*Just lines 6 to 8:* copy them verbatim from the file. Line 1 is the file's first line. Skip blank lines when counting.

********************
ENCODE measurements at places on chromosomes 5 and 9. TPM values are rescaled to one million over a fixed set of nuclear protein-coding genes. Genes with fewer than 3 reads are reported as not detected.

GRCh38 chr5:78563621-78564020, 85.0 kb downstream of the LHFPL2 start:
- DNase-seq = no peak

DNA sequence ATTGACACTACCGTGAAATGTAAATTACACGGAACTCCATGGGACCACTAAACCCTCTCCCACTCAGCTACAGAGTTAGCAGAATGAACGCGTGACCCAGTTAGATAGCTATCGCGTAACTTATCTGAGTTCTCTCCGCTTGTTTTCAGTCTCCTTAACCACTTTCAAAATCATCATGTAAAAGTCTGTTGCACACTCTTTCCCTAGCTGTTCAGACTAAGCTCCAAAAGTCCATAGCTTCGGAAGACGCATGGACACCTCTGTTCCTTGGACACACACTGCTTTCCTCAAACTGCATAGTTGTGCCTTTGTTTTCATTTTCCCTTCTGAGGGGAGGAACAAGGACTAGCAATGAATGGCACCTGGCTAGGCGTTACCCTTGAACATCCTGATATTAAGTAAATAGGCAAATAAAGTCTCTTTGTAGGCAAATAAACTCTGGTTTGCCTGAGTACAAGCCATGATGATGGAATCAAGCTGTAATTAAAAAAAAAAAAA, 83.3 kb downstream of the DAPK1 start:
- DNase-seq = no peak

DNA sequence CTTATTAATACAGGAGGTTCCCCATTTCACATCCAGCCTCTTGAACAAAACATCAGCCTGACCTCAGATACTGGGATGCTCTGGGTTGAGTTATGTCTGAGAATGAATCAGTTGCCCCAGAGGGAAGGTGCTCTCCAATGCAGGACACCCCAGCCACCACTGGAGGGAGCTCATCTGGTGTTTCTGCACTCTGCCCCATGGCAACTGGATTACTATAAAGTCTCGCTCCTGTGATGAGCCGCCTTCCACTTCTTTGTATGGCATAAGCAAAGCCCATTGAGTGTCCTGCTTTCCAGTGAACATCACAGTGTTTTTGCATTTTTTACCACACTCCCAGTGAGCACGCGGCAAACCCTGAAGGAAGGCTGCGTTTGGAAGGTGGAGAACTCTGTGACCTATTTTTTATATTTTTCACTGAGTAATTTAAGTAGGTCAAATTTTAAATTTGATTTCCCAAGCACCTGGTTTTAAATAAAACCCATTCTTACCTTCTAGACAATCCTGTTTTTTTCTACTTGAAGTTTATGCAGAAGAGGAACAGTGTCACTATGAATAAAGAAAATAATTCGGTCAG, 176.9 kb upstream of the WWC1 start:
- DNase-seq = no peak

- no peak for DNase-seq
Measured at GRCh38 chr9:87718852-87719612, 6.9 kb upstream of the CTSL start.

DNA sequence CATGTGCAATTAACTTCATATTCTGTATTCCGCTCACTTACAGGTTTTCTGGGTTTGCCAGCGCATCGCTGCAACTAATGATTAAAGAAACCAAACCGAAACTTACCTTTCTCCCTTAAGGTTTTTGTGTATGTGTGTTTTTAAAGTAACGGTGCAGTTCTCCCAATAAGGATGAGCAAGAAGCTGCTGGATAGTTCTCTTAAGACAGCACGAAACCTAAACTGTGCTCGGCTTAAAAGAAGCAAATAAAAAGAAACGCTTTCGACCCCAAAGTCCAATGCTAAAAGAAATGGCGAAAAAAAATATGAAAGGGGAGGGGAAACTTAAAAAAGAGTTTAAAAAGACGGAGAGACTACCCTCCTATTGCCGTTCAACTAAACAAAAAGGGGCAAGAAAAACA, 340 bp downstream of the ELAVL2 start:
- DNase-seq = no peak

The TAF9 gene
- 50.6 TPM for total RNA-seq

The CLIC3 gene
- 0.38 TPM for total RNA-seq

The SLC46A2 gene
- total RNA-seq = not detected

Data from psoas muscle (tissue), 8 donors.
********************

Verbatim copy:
DNA sequence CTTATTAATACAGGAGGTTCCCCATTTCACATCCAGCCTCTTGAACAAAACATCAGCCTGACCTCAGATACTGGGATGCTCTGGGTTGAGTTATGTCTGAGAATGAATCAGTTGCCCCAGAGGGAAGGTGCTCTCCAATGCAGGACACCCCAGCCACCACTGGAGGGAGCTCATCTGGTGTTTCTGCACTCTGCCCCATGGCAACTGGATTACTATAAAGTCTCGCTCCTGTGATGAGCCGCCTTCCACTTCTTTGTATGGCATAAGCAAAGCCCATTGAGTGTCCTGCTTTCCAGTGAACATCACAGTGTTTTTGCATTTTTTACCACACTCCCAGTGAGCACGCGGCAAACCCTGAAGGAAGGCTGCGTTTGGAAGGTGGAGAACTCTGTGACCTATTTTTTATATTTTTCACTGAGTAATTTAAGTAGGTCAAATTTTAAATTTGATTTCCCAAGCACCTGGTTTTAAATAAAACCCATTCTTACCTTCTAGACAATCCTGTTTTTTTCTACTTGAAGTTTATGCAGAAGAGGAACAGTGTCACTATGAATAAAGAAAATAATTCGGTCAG, 176.9 kb upstream of the WWC1 start:
- DNase-seq = no peak

- no peak for DNase-seq